How do they reproduce?

Willow flycatchers are usually monogamous, which means that males and females only mate within a breeding pair. However, polygyny, where one male mates with several females, has also been seen in this species. Singing is probably an important part of maintaining a monogamous pair bond. Willow flycatchers often return to previous breeding sites after successful breeding years, although, they may also look for new sites. (Sedgwick, 2000; Sedgwick, 2004)

Willow flycatchers have about a month and a half window, during which egg laying, hatching and fledging happens. They build cup nests from grass, bark and other plant materials in trees about 1.2 to 4.5 meters from the ground. They lay eggs from June to August and usually have clutches of 3 to 4 whitish eggs with brown spots. Willow flycatchers incubate their eggs for about 12 to 14 days. Their breeding season varies based on their range, but mostly takes place during the summer and early fall. (Kaufman, 1996; Sedgwick, 2000; Sedgwick, 2004)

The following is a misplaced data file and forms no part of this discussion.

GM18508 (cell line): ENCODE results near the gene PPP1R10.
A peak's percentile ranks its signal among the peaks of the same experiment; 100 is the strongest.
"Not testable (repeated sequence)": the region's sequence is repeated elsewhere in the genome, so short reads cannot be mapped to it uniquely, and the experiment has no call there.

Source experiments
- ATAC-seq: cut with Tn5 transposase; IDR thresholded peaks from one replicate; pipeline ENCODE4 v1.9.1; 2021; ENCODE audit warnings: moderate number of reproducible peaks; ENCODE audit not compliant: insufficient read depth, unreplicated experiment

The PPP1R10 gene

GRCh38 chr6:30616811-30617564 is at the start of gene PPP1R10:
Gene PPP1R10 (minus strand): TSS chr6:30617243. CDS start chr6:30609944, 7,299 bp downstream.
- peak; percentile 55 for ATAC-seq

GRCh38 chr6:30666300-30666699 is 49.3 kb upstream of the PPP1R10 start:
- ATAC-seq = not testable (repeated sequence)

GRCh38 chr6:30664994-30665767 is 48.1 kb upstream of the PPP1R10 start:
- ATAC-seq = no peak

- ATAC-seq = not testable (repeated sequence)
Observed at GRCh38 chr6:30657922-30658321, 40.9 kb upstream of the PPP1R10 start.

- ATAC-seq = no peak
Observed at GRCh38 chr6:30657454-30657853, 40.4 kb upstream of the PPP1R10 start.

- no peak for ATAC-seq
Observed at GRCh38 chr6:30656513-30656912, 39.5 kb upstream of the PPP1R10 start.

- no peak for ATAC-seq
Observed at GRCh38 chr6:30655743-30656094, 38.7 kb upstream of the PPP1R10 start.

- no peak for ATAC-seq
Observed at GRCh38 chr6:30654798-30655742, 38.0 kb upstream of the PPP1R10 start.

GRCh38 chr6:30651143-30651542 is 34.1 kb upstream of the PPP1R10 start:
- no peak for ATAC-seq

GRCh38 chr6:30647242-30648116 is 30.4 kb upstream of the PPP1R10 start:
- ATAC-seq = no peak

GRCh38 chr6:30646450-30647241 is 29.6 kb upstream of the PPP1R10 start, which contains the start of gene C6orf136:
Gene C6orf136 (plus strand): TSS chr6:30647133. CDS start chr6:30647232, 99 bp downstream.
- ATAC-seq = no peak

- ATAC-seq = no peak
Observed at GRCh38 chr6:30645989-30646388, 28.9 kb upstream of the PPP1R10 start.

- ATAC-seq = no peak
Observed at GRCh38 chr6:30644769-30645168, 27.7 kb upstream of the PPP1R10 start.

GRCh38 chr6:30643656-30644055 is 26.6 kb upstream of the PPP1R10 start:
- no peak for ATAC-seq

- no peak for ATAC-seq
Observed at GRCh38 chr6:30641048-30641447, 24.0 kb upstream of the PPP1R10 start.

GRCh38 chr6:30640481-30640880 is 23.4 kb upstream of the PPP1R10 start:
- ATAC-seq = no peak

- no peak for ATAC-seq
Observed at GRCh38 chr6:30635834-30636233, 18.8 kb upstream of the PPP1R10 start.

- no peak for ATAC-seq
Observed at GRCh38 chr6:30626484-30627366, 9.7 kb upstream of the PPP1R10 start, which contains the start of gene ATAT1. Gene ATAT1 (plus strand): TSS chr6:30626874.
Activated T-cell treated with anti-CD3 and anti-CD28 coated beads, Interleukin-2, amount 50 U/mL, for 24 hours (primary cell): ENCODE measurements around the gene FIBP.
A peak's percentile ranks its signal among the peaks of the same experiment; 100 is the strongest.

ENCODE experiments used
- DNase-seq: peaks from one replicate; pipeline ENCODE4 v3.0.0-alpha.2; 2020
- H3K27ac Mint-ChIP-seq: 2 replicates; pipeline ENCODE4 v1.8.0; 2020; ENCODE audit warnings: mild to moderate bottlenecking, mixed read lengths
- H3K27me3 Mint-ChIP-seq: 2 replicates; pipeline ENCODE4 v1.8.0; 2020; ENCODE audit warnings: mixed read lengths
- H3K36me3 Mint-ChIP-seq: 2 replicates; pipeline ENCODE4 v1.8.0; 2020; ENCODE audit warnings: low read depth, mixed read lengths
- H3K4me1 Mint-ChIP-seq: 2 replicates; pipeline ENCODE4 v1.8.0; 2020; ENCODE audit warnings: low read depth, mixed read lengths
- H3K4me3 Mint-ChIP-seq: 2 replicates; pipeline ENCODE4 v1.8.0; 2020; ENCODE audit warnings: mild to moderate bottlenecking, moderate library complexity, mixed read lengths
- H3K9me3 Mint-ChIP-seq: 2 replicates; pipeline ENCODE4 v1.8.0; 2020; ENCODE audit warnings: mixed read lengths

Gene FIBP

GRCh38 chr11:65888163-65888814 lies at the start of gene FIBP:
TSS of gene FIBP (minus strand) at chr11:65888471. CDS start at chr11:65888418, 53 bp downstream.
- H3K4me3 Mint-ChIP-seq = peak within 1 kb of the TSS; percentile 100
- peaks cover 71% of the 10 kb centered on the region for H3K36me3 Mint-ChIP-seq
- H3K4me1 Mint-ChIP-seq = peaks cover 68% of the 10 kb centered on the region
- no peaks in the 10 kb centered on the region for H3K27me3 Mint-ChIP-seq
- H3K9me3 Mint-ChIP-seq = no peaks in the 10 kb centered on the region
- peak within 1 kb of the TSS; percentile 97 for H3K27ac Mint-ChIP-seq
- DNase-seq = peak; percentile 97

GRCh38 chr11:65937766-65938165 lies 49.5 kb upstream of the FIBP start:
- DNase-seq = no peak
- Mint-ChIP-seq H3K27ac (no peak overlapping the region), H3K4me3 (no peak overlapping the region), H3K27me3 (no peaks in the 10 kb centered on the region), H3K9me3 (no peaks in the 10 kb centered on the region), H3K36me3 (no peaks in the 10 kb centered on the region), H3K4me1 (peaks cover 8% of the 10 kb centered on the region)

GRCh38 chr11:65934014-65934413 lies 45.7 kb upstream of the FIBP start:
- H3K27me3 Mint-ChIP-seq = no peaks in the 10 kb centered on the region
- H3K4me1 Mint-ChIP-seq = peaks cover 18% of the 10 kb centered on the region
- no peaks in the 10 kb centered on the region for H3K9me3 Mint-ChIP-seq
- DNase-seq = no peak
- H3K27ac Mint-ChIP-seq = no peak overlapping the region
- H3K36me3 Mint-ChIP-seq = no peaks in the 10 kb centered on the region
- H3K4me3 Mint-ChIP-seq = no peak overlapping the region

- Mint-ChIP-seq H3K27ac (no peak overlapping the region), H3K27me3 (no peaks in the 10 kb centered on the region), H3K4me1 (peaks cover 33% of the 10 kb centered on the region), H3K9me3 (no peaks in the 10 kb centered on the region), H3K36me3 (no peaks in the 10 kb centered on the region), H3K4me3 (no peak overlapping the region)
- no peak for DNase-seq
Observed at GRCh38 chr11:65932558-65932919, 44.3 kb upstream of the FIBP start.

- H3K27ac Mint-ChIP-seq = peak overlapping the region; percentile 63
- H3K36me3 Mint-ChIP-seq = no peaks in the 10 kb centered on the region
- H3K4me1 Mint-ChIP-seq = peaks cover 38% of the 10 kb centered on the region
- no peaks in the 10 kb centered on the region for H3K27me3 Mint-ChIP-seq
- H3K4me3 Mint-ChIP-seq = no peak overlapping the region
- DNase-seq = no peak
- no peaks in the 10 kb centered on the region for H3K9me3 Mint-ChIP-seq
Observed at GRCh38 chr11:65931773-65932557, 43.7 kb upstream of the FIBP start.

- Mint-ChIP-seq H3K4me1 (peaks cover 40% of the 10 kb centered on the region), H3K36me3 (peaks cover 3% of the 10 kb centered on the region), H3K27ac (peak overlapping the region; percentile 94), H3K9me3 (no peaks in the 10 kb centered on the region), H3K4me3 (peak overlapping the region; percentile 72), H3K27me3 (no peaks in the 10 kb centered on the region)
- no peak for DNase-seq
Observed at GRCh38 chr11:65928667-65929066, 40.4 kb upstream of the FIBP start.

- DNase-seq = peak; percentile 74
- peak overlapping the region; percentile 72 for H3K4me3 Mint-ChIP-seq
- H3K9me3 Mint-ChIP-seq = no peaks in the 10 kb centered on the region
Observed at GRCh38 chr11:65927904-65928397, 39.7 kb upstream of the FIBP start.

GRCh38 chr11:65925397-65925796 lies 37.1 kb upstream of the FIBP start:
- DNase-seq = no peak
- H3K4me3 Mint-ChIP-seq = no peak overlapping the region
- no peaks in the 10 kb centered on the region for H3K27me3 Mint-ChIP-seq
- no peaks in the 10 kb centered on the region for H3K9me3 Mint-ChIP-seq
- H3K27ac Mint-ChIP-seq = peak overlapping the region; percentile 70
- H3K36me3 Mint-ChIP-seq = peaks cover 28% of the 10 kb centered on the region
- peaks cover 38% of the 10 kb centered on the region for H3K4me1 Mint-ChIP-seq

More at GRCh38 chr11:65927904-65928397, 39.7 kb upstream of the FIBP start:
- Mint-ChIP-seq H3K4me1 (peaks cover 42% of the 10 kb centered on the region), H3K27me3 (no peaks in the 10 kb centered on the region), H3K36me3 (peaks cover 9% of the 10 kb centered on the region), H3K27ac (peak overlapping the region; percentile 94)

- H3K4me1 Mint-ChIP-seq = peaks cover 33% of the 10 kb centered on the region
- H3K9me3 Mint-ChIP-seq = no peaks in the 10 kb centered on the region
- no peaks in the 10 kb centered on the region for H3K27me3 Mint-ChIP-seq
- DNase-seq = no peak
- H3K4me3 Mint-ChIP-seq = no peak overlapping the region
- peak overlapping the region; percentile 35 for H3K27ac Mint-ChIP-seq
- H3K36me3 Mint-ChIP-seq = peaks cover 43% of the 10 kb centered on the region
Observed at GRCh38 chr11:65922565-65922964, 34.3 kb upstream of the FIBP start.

• Breeding season
    Willow flycatchers typically breed from June to August, but it may vary based on their range.
  • Average eggs per season
  • Average time to hatching
    12 to 14 days
  • Average fledging age
    2 to 3 weeks

Eggs are mostly incubated by the female. At first, they mostly sit on the eggs during the day, but eventually they sit on the eggs overnight as well. While females watch the nest, they turn the eggs using their beaks and feet. Once the eggs hatch, females remove the eggs shells from the nest. The female shades her nestlings during the first few days after they hatch. Both parents feed the young, although females do more. The nestling stage may last anywhere from 13 to 16 days, followed by the fledgling stage. By about two weeks of age, fledglings are able to fly short distances, but remain near the nest for three to four more days. Juveniles leave about 14 to 25 days after hatching. (Sedgwick, 2000)

  • Parental Investment
  • altricial
  • male parental care
  • female parental care
  • pre-hatching/birth
    • protecting
      • male
      • female
  • pre-weaning/fledging
    • provisioning
      • male
      • female
    • protecting
      • male
      • female
  • pre-independence
    • provisioning